Keeping Families Connected
As the newness of the year wears off it is important that we keep our families engaged and involved in the school community.
When families are involved with the school community it helps children develop healthy behaviors and promotes healthy families.
Research shows that children who have parents that are involved are more likely to...
But the big question is
how do we keep them connected and engaged in the school community when families have such busy schedules.
With different and busy schedules you might not always get to see your families at drop off or pick up times to connect face to face. So it is important to have different forms of communication available so that you can meet the needs of all your families.
Here are 5 Tips to help you build relationships with families.
1. Be Accessible
Have an Open Door policy.
When you establish your open door policy make sure to set boundaries, give parents set times that they can visit the classroom. Explain to them the importance of keeping children in a routine during the instructional time of the day. When routines get interrupted it can cause chaos.
An open door policy can also mean phone calls. I want parents to know that they can contact me about anything, questions, concerns, upsets, or even worries. If they leave me a message I will return calls each day.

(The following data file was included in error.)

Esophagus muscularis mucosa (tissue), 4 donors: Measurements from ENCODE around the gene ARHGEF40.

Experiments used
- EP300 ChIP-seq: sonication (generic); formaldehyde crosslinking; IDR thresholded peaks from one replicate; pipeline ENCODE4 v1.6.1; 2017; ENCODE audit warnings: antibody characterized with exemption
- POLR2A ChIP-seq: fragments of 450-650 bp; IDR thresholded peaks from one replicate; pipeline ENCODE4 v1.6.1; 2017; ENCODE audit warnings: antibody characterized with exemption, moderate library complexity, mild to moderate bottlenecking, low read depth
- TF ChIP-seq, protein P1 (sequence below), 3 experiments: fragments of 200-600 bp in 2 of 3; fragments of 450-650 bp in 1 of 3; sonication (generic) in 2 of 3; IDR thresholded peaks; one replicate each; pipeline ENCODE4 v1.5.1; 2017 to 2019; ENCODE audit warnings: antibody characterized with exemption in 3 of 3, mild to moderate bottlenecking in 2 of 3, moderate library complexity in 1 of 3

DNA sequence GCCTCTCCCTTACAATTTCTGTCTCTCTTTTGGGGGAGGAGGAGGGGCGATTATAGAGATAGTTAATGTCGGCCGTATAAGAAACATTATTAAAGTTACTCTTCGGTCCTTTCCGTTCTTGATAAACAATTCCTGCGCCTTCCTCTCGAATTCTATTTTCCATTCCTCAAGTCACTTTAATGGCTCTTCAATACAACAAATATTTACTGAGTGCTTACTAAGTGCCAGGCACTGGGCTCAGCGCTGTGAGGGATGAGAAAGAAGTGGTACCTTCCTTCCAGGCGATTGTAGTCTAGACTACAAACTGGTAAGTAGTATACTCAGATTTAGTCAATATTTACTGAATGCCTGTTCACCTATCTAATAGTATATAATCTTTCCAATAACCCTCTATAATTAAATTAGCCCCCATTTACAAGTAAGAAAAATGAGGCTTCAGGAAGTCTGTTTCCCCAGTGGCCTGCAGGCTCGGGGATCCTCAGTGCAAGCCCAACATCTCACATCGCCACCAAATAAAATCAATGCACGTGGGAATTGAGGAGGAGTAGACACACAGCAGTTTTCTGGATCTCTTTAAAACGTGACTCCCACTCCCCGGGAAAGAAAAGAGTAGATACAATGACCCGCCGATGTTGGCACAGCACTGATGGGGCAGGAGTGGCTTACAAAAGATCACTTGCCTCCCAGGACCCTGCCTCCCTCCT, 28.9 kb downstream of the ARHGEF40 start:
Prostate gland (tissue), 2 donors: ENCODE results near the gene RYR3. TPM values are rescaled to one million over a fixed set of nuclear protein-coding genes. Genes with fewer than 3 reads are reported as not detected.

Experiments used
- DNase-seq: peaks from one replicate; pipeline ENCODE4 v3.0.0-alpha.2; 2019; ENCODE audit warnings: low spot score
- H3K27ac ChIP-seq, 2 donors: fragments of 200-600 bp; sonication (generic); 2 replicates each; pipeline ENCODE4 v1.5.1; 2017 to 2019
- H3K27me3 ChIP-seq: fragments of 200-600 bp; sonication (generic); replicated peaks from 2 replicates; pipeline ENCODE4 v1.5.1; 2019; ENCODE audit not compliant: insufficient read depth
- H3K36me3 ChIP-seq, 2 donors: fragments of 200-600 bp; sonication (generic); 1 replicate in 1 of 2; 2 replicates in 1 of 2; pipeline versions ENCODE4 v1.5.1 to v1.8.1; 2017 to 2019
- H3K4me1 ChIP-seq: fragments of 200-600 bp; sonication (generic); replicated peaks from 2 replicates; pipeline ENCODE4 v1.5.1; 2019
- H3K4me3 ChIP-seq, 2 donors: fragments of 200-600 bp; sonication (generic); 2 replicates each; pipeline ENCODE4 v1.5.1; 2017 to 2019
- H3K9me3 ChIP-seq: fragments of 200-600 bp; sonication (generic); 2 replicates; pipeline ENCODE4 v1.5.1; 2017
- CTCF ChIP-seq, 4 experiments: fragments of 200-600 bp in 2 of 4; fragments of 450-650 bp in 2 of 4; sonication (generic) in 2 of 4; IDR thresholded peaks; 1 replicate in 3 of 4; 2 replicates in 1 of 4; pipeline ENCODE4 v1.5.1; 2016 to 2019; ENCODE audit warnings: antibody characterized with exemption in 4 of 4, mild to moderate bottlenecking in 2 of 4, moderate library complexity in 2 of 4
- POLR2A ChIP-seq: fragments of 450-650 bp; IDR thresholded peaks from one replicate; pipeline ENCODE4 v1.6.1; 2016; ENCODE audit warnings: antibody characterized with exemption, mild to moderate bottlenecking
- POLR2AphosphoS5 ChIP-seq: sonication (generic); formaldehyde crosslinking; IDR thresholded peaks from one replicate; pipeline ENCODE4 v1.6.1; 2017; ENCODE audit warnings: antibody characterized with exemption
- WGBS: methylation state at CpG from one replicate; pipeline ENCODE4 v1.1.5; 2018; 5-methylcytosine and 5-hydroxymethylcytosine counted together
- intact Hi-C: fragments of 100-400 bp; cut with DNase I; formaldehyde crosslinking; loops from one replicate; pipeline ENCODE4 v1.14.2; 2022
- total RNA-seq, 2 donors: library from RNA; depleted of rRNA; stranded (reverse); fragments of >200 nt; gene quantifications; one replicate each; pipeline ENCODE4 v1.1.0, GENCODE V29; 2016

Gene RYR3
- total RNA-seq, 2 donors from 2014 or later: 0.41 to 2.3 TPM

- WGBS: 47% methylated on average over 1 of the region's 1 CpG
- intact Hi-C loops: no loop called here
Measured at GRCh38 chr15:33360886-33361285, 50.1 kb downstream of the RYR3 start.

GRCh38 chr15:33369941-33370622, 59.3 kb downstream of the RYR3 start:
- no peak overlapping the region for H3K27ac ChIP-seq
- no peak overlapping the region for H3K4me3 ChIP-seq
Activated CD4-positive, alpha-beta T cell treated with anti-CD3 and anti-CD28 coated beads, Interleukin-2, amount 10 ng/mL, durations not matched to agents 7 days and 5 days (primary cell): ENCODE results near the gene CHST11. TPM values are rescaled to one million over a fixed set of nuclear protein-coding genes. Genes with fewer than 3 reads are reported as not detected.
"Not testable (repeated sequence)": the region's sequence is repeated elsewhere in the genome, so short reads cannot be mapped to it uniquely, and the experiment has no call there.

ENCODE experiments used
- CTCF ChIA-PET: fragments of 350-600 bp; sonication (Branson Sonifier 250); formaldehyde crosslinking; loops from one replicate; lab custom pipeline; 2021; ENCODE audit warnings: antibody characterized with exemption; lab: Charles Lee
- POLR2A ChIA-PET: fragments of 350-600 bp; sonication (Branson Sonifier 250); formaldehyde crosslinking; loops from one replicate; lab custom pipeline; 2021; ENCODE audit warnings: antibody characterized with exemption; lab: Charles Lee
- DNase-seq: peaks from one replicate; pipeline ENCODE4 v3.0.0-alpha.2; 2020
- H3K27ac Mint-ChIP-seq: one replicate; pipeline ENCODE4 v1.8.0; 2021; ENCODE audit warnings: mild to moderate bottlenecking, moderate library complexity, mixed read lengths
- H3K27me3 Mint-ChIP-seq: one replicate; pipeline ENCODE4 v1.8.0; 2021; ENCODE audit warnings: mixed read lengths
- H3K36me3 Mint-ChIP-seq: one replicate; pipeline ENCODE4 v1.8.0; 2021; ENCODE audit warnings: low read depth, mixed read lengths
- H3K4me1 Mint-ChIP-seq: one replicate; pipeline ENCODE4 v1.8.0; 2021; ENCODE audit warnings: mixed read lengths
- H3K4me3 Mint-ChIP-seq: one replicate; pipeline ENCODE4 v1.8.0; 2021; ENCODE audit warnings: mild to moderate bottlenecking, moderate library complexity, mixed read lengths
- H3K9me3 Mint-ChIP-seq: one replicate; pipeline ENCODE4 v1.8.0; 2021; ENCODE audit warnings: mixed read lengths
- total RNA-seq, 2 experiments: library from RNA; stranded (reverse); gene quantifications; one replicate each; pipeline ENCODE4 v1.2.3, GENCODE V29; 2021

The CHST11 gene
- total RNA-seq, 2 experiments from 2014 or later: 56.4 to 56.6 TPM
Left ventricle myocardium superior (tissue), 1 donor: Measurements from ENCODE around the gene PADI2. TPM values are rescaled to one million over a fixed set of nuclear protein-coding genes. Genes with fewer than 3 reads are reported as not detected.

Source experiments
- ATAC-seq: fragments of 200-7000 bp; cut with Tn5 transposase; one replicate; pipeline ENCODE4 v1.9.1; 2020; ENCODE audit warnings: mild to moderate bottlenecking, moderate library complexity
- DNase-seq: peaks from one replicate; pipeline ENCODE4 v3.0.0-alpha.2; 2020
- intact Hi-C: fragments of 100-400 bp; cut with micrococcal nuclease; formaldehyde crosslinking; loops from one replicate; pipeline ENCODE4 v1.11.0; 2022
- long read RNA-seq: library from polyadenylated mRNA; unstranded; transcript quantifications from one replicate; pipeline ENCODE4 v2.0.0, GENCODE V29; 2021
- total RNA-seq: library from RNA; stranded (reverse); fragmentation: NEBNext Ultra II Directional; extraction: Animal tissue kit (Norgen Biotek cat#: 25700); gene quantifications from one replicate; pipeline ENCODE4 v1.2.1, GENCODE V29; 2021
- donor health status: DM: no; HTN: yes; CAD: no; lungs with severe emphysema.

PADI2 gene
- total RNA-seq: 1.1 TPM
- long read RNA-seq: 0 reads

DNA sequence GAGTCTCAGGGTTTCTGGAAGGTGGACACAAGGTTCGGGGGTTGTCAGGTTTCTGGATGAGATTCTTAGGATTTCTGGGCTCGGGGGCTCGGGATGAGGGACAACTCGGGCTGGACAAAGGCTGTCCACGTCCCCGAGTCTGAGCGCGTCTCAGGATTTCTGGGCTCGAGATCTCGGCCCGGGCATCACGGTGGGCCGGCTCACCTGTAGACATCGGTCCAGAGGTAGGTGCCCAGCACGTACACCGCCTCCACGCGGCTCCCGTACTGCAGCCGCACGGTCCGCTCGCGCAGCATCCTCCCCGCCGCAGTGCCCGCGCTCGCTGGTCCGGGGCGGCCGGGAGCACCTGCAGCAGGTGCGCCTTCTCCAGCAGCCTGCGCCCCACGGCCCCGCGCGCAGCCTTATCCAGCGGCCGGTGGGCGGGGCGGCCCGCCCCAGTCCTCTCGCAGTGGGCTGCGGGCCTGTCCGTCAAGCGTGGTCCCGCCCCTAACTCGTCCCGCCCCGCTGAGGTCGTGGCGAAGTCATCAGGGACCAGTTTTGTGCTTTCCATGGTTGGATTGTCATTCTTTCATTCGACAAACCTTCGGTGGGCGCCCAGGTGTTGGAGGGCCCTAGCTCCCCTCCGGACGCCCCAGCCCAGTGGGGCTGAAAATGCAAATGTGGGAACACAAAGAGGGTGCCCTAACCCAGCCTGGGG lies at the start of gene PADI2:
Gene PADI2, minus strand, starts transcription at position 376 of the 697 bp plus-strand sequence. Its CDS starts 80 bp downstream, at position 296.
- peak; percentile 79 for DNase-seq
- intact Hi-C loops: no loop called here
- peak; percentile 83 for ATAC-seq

2. Set Up a Parent Classroom Web Site
A parent classroom web site can take the place of a school to home communication folder. We all know that those folders end up in the black hole of the children's backpack, or under the seat of the car never to be seen again.
The web site can house all of the weekly newsletters and fliers in one easy to find place. Parents will always know where to go to find the information they are looking for.
3. Facebook Group Page
Another way to get your families involved and engaged is to set up a Facebook Group Page.
Parents can connect with you and other families in the classroom. Need help with an upcoming classroom party. Post the event on your group page for parents to sign up and help out. They will be able to see right there who is bring what and what still needs to be done. They can plan with one another right their, no phone calls needed.
Make sure that you establish ground rules with a parent agreement for the page.
4. Information Boards
When we say thank you we want the other person to know we value what they've done for us.
Everybody likes to be acknowledged with a simple thank you. Even our parents like to hear it.
When our families volunteer or bring items to the classroom for projects it is always nice to give them appreciation for what they have done.
You can do this with a simple "thank you" in person, but if you really want those parents to feel appropriated that they have made an impact on your classroom and the learning going on in it, than giving them a Thank-You card is the way to go. It tells them that they are a valued member of the classroom community and their involvement has helped to form a healthy and happy community of little learners.
Grab your free set of Thank-You post cards and start Thanking your parents tomorrow. The more you acknowledge your families engagement the more involved they will become.
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I'm Tami Sanders creator of Learning and Teaching with Preschoolers, a blog to help teachers create magical moments for the young.